The philosopher Stanley Cavell, who died yesterday at the age of 91, wrote a piece on the Marx Brothers for the LRB in 1993: Movies magnify, so when pictures began talking they magnified words. Somehow, as in the case of opera’s magnification of words, this made their words mostly ignorable, like the ground, as if the industrialised human species had been looking for a good excuse to get away from its words, or looking for an explanation of the fact that we do get away, even must.
I recently heard a couple of stories about health and safety suggestions made by children’s book editors. They are often along the lines of ‘we’re concerned that the character is in danger here,’ but breast-feeding was also a no-no in a book for eight to twelve-year-olds. The most famous editor as moral policeman is Thomas Bowdler, who in 1818 produced his Family Shakspeare [sic]. He was from a long line of Shakespeare sanitisers. A copy of the Second Folio now in the Folger Library in Washington preserves the often frustrated expurgatory efforts of William Sankey (signing himself Guillermo Sanchez), a 17th-century English Jesuit; the edition came from the English College in Valladolid. The pages are covered with Sankey’s redactions. What I like best about the book is the total absence of Measure for Measure. I wonder how much of the play he crossed out before giving up and ripping the whole thing out.
Jeanette Winterson and Anne Tyler, among others, are rewriting Shakespeare's plays for Random House. Just in at the LRB is a review copy of a much bolder project, Marcus Brady's self-published Dark, Love and Light: A 21st-Century Play with Shakespeare-Style Language.
Michael Dobson in the LRB, 17 January 1999: Every year, on a Saturday morning in April, the miscellaneous participants in the most improbably charming event in the official national calendar gather for a cup of tea in the Georgian town hall of a small market town in the West Midlands. There is a great deal of scarlet in evidence, in the robes of the assembled Council and of sundry invited academics, white in the vestments of the local clergy, and a respectable quantity of gold in the mayoral chains of office; there are any number of sombre grey suits on visiting diplomats and corporate sponsors; and outside the sunshine, if there is any, glints from the brass instruments and buttons of a military band.
Tragedy. Groan groan. It’s a bummer, isn’t it? It’s all just so... inevitable. You read, weeping, as Anna Karenina goes for the train, as Lear enters with Cordelia dead in his arms. No choice: just turn the pages, sit back and grieve. And it’s the same old story every time. The train is never late. Cordelia never pops up and says: ‘Hi dad, I could murder a pizza.’ It’s all so unmodern, so uncool, just so friggin’ Greek. We moderns have moved on. We’re all free agents. We make choices. Choices are what make us. So give me tragedy with choice and give it to me now. Instead of just blubbing and crying out ‘NOoooo’ while what you don’t want to happen happens, why not just turn to page 394 and get a new ending? Cool. Indeed, totally friggin’ awesome.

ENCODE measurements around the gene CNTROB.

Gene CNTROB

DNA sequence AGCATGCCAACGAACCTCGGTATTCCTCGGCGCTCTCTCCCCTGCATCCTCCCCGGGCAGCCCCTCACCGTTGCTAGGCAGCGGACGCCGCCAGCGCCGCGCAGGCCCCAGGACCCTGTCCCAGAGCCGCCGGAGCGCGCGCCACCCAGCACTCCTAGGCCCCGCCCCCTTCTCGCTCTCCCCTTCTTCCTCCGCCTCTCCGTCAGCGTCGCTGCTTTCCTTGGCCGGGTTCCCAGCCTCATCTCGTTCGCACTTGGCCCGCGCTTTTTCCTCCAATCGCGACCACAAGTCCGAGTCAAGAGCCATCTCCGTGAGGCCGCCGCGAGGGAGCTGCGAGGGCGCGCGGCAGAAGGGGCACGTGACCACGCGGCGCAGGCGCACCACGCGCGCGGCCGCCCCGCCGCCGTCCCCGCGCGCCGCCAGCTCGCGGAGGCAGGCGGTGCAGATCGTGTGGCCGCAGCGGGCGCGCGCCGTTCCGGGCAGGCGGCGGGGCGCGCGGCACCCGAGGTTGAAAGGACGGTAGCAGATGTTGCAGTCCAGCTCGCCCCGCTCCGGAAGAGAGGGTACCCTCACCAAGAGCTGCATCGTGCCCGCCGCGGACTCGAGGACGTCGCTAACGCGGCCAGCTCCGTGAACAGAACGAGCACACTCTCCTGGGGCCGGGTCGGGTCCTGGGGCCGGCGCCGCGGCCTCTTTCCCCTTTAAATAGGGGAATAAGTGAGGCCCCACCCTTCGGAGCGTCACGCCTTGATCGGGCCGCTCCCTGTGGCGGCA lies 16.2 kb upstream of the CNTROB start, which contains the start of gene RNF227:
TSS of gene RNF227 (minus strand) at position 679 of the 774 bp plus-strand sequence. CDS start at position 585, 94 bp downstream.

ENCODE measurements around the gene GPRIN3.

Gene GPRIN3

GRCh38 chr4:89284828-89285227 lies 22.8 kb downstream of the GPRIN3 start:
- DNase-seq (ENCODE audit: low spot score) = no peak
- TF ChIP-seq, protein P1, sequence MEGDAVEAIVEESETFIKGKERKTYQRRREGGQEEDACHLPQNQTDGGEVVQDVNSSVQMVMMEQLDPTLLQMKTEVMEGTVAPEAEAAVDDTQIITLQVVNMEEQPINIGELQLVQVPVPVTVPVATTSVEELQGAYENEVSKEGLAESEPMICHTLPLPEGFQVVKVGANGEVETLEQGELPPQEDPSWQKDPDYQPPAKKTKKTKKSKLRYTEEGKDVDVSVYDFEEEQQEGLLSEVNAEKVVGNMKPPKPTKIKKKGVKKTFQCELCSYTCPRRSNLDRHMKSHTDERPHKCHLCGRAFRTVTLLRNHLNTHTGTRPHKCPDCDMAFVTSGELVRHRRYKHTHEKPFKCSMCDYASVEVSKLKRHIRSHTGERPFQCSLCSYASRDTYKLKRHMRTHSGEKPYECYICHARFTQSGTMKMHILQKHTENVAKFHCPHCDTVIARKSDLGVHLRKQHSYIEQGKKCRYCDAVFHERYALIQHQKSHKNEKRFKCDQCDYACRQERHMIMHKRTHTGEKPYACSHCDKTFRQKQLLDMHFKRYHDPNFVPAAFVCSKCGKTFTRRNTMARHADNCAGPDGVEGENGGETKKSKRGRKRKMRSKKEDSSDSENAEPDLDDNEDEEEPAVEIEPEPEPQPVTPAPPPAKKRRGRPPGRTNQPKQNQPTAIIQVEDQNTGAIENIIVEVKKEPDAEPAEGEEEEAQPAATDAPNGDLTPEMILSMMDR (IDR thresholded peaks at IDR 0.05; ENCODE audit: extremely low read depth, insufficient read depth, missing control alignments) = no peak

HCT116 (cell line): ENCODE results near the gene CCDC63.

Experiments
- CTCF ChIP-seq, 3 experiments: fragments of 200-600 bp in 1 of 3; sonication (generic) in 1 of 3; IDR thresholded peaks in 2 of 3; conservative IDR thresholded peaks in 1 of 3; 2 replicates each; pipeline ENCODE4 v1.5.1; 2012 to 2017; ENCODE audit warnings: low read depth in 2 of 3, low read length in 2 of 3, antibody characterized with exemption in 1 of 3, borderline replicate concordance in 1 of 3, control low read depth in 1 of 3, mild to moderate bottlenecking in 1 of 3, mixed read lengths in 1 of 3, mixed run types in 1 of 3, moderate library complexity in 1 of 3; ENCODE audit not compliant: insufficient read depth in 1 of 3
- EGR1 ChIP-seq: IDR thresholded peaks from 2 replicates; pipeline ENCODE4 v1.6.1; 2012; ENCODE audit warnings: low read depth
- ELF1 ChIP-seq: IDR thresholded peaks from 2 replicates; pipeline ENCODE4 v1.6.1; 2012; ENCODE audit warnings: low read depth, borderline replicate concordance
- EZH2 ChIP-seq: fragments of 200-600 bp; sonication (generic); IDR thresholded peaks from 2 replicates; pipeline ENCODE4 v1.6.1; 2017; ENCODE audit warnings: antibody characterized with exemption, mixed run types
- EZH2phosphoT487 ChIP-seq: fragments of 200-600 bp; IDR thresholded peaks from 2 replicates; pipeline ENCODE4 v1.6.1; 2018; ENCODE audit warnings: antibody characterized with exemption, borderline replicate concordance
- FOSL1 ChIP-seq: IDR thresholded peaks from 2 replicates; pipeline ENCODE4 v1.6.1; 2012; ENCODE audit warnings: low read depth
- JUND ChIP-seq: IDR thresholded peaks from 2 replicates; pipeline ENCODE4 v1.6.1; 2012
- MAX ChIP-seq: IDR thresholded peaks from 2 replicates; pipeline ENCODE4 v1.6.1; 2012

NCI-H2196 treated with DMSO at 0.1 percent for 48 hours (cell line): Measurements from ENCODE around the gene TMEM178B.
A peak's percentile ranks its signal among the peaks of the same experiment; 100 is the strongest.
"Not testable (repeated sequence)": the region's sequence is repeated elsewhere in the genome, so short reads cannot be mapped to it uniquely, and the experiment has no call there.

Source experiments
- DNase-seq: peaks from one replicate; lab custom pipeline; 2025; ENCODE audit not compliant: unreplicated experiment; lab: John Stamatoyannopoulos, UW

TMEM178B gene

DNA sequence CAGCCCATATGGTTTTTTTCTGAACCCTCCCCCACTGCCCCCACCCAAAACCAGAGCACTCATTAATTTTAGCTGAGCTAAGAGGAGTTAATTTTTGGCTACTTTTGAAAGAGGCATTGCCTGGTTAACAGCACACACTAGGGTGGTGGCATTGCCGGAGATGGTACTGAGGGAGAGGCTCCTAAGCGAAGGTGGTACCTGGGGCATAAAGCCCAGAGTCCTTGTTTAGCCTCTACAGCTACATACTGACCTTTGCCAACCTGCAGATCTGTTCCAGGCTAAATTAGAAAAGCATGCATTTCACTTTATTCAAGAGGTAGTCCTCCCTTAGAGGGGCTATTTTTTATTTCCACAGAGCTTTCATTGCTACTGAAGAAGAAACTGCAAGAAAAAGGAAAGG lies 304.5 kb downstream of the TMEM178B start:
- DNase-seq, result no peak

The news that archaeologists had found, or thought they’d found, the body of Richard III under a council car park in Leicester ought to have been cause for celebration. He (or presumed he) is exactly where he ought to have been according to historical sources. He had an arrow in his back and his head had been bashed in. There could be no clearer physical proof of the complete ruthlessness of Henry Tudor. Apparently the body has curvature of the spine, so Thomas More and Shakespeare weren’t too far off when they called Richard crook-backed. History seemed to have been vindicated. But somehow I just didn’t feel good about it. Partly it was the solemn University of Leicester press conference, where men in suits tried to hold in sober academical check their triumph at a great historical find. They had discovered, after more than 500 years, a body that had been killed in a very nasty way, then dumped with the minimum of decorum required to avoid a public outcry. I wondered how archaeologists in the future might reveal that they had discovered the bones of bin Laden.
It seems that the usually irresistible force of Foster + Partners, architects, may have hit an immovable object in the form of the London Stone. Minerva, the developers who commissioned the Walbrook Building from Foster’s firm, have applied for permission to move the stone from its present location in Cannon Street in the City of London to a ‘purpose built display’ in their new complex, thereby getting it out of the way of the 35,000 square feet of ‘retail and restaurant accommodation’ they have planned for the ground floor. The case remains undecided but there are a number of significant objectors, including English Heritage and the Victorian Society.
It was all set to be grand night out. A special preview of Coriolanus at the Phoenix Picturehouse in Oxford, to be followed by a Q&A with the film’s director and star, Ralph Fiennes. But he failed to show up. Fortunately I had brought a bag of Revels with me. They kept me going for the first ten minutes, during which Coriolanus, set in modern war-torn somewhere, is unrelentingly khaki.
Shakespeare in the news. It’s always stuff that isn’t Shakespeare or stuff that Shakespeare isn’t, isn’t it? Shakespeare not by Shakespeare. What a bore. Shakespeare a Catholic. What a bore. Poems that Shakespeare didn’t write. Stylometric fingerprinting suggests to boffin and Dan Brown readers that a scholarly conspiracy has occluded The Truth, which is to be found by the chosen ones who can decipher the acrostics scribbled in the gents in the Middle Temple crypt. What a bore.